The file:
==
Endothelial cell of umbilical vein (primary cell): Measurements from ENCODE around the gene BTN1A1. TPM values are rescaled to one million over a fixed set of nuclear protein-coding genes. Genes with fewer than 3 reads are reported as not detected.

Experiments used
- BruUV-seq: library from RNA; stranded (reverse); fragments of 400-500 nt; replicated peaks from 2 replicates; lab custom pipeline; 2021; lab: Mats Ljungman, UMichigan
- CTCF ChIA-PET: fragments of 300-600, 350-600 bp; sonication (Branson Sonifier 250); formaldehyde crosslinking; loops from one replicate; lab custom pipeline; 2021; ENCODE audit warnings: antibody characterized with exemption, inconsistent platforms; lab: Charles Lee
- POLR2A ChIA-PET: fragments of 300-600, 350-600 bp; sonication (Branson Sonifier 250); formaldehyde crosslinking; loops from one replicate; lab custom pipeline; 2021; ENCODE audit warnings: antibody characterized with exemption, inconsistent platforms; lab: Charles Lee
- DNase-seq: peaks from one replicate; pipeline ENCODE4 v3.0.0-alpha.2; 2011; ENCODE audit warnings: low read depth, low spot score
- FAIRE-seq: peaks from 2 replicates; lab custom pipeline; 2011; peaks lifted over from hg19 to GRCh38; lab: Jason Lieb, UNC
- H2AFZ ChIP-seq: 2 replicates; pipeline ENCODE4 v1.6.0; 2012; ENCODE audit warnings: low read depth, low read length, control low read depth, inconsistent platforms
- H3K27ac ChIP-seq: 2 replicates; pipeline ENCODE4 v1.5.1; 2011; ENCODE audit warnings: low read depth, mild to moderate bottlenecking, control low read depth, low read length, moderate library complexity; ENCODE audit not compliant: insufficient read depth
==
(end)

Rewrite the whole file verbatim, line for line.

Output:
Endothelial cell of umbilical vein (primary cell): Measurements from ENCODE around the gene BTN1A1. TPM values are rescaled to one million over a fixed set of nuclear protein-coding genes. Genes with fewer than 3 reads are reported as not detected.

Experiments used
- BruUV-seq: library from RNA; stranded (reverse); fragments of 400-500 nt; replicated peaks from 2 replicates; lab custom pipeline; 2021; lab: Mats Ljungman, UMichigan
- CTCF ChIA-PET: fragments of 300-600, 350-600 bp; sonication (Branson Sonifier 250); formaldehyde crosslinking; loops from one replicate; lab custom pipeline; 2021; ENCODE audit warnings: antibody characterized with exemption, inconsistent platforms; lab: Charles Lee
- POLR2A ChIA-PET: fragments of 300-600, 350-600 bp; sonication (Branson Sonifier 250); formaldehyde crosslinking; loops from one replicate; lab custom pipeline; 2021; ENCODE audit warnings: antibody characterized with exemption, inconsistent platforms; lab: Charles Lee
- DNase-seq: peaks from one replicate; pipeline ENCODE4 v3.0.0-alpha.2; 2011; ENCODE audit warnings: low read depth, low spot score
- FAIRE-seq: peaks from 2 replicates; lab custom pipeline; 2011; peaks lifted over from hg19 to GRCh38; lab: Jason Lieb, UNC
- H2AFZ ChIP-seq: 2 replicates; pipeline ENCODE4 v1.6.0; 2012; ENCODE audit warnings: low read depth, low read length, control low read depth, inconsistent platforms
- H3K27ac ChIP-seq: 2 replicates; pipeline ENCODE4 v1.5.1; 2011; ENCODE audit warnings: low read depth, mild to moderate bottlenecking, control low read depth, low read length, moderate library complexity; ENCODE audit not compliant: insufficient read depth